Written by Ángel Manuel Rodríguez
Can God be seen, or is He by nature invisible?
My first reaction to this question was to ignore it, mainly because it could easily lead into speculations that do not nurture one’s spiritual life. Then I thought that perhaps dealing with the question could bring glory to God and to Christ. Here are some thoughts.
1. CREATED IN THE LIKENESS OF GOD
Genesis 1:26 establishes that God created humans in God’s “image” and “likeness,” two nouns used interchangeably in other places in the Old Testament. The terminology itself includes that idea of a concrete expression. Humans, each as an indivisible unity, were created in or as the image of God; therefore the image is what they are. This aring thought raises in the mind of some, the question of God’s material existence. Such a state is not denied in the Bible, but the emphasis of our passage is on the uniqueness of human beings, not on God’s outward appearance. In other words, we cannot explore human material existence in order to define divine existence. We can affirm divine presence without delving into the mystery of its inscrutability. One could perhaps say that God does not have a body but that He is a body, without speculating about the nature of His material existence.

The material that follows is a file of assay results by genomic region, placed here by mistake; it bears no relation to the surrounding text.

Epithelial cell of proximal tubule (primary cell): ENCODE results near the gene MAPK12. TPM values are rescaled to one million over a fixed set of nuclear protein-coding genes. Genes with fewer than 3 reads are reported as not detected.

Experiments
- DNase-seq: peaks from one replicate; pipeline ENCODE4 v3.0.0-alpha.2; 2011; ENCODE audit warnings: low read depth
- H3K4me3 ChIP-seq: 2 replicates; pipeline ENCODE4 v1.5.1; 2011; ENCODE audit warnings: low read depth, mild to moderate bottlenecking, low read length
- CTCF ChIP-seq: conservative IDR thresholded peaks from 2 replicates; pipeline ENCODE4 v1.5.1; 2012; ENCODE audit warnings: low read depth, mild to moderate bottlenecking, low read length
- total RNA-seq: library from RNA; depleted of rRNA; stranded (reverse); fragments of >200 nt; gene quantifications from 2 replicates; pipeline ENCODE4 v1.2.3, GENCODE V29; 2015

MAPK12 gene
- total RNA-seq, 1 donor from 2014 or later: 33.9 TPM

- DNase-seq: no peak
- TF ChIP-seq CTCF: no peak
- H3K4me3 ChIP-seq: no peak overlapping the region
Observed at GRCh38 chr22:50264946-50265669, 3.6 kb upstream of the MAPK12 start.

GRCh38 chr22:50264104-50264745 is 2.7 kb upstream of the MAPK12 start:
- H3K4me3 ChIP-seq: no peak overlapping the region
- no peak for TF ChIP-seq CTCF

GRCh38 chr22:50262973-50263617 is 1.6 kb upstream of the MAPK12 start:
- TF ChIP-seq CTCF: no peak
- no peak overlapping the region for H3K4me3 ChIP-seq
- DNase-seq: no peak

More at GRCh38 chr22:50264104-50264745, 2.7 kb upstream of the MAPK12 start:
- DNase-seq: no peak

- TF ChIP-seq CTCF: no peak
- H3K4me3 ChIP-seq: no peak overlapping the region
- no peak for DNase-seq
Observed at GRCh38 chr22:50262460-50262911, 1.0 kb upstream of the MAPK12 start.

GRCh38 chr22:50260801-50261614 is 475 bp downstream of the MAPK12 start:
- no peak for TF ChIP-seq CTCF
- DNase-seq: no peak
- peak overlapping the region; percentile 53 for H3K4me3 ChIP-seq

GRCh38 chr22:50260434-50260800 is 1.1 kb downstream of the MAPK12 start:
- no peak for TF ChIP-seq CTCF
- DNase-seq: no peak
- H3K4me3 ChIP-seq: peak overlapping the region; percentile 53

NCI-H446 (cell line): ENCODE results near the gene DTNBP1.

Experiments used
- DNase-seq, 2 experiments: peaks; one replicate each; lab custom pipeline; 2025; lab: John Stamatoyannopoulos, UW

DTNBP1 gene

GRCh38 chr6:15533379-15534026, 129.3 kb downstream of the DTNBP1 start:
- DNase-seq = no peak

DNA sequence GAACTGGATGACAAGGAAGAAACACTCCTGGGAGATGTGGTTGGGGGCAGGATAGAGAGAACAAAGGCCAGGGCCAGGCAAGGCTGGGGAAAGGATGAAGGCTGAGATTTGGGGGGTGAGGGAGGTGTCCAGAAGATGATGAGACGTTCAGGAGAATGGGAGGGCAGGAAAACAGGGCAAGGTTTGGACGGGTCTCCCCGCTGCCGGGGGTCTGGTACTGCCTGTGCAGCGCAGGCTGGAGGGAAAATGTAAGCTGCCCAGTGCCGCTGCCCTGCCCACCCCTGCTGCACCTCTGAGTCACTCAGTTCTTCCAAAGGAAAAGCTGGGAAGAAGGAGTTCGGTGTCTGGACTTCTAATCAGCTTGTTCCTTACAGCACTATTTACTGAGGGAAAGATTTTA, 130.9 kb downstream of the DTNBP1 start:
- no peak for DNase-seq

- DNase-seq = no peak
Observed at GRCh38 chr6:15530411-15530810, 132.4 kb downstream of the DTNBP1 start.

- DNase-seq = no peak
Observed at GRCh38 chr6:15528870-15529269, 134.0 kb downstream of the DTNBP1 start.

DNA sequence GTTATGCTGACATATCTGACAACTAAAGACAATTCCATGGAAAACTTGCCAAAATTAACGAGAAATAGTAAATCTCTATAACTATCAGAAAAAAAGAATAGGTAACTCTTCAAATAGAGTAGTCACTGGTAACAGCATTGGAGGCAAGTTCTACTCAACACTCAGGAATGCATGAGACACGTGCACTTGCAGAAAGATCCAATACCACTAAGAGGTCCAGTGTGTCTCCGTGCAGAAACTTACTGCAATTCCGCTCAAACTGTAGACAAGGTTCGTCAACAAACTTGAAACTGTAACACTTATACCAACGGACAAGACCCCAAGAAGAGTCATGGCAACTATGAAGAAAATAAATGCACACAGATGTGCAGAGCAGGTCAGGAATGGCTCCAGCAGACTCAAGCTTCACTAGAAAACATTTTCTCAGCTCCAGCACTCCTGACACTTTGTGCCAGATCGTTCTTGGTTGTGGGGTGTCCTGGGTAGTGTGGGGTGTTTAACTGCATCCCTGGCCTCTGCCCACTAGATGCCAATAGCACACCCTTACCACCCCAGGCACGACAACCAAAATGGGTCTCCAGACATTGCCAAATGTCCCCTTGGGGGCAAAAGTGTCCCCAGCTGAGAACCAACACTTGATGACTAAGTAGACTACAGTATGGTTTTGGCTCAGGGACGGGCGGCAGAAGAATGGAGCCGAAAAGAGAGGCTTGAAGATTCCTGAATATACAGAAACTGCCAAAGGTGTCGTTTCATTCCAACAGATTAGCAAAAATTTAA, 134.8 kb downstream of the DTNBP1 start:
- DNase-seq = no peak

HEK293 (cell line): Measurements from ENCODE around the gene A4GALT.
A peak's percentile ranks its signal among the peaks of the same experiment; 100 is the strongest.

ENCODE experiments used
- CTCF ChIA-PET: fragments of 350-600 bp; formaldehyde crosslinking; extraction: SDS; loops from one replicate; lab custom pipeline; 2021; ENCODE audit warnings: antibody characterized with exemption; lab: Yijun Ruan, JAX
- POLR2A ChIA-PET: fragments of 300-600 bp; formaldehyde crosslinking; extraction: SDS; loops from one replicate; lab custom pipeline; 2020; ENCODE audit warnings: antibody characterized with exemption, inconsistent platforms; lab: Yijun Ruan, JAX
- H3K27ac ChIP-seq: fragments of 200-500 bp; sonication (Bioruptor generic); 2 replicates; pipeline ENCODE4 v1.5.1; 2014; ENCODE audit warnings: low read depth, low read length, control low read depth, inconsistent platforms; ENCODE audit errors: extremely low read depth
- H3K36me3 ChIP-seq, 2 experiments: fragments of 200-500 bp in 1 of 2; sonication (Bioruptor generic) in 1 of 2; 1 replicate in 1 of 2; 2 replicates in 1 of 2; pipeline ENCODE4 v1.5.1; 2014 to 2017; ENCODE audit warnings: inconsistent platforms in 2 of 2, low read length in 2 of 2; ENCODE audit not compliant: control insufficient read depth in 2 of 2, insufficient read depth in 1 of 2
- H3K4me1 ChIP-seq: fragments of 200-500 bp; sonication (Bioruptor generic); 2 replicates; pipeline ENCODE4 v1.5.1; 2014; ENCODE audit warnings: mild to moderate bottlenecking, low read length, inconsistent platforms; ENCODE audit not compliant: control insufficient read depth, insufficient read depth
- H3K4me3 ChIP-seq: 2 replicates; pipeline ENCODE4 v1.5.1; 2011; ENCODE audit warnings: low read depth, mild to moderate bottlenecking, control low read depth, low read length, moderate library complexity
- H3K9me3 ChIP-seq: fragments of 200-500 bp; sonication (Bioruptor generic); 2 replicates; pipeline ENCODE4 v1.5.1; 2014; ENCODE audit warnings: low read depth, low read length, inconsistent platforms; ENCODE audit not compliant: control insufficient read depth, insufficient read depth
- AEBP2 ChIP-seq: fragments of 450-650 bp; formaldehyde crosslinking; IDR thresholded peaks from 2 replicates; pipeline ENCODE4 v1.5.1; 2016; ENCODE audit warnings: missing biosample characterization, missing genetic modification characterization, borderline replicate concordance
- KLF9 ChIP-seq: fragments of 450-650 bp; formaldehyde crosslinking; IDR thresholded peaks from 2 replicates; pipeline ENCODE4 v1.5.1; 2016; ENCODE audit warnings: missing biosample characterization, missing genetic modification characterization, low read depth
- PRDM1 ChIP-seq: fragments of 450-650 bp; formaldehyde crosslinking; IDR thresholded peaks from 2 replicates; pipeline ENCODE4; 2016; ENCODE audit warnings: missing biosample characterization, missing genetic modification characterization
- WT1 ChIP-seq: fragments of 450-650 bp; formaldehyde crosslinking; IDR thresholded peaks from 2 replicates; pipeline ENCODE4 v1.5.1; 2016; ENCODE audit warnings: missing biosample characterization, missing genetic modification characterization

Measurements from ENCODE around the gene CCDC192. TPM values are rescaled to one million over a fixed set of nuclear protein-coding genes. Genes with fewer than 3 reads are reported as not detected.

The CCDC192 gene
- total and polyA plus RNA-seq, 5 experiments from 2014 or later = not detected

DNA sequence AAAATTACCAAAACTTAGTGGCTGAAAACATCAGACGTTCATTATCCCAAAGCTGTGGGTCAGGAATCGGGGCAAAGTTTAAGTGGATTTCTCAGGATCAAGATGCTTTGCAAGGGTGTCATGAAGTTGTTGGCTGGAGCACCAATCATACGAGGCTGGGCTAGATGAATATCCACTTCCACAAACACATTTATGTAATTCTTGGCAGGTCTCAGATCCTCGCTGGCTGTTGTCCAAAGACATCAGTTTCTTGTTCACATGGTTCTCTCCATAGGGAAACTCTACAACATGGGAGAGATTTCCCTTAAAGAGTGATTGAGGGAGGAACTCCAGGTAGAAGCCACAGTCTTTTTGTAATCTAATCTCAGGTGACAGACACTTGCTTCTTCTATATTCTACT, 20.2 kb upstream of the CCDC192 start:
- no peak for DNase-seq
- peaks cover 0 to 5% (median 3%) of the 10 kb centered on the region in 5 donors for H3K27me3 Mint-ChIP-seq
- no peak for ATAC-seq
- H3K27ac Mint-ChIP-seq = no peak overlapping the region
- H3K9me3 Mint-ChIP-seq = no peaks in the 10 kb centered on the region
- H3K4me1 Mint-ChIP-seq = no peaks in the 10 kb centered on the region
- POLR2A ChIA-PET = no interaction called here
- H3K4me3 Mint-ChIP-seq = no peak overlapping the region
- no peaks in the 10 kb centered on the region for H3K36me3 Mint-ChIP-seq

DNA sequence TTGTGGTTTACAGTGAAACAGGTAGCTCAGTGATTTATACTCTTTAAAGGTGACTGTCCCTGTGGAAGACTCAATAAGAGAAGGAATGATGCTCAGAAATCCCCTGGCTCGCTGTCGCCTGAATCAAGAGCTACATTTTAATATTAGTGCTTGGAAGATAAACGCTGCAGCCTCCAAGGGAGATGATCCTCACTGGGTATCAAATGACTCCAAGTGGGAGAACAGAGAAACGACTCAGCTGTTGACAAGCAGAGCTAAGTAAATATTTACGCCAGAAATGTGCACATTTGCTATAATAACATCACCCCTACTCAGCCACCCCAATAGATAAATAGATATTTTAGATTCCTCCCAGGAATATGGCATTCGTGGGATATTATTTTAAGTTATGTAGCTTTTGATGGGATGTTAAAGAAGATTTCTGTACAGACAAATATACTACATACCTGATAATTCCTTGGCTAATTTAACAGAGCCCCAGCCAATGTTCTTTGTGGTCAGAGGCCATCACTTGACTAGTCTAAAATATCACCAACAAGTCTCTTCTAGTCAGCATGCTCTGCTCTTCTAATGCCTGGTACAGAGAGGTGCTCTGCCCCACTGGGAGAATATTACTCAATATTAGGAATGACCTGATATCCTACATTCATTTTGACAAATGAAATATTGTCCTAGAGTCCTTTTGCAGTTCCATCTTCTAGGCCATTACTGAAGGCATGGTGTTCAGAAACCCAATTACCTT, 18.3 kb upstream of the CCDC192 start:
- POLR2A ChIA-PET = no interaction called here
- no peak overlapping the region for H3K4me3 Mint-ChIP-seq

Invisibility is sometimes assigned to God, suggesting that He lacks a visible form. Paul refers to God as “the invisible [Greek: aoratos] God” (Col. 1:15), the “eternal, immortal, invisible, the only God” (1 Tim. 1:17, NIV). John adds, “No one has ever seen God” (John 1:18, NIV). However, the Greek word aoratos does not describe what by nature lacks visibility but that which cannot be immediately seen, e.g., for the Greeks the future or the face of the moon was invisible for a period of time. When we describe God as invisible, we are talking about something much deeper, namely, His divine transcendence, or the infinite distance between Creator and creature. The corporality of the creature cannot contain the fullness of God as He is in Himself. Here the role of Jesus as mediator is indispensable, because He makes visible the One whom no one can see (John 1:18; 14:8, 9), but whom they want to see (cf. Matt 5:8). Both the Old and the New Testaments (e.g., Ex 24:17; 1 Tim. 6:16) testify that God dwells in impenetrable light; the light of His glory that reveals and hides at the same time His visible self and makes creatures aware of His presence. Perhaps the most daring example of this phenomenon is found in Ezekiel, who sees on the divine throne-chariot “a figure like that of a man” covered by a brightness that “looked like glowing metal,” or “like fire,” surrounded by “brilliant light” (Eze. 1:26, 27, NIV). Ezekiel saw the indescribable light, the glory that covers the visible presence of God! There is no need to speculate about the nature of God’s corporality; this is not given to us to understand. The topic is about the unique nature of the Creator and the promise of one day standing before the impenetrable light of His glory, dazzled by His brightness, to worship Him. All made possible through Jesus who revealed to us God’s love and who will glorify our bodies to enable us to stand and see God’s glory.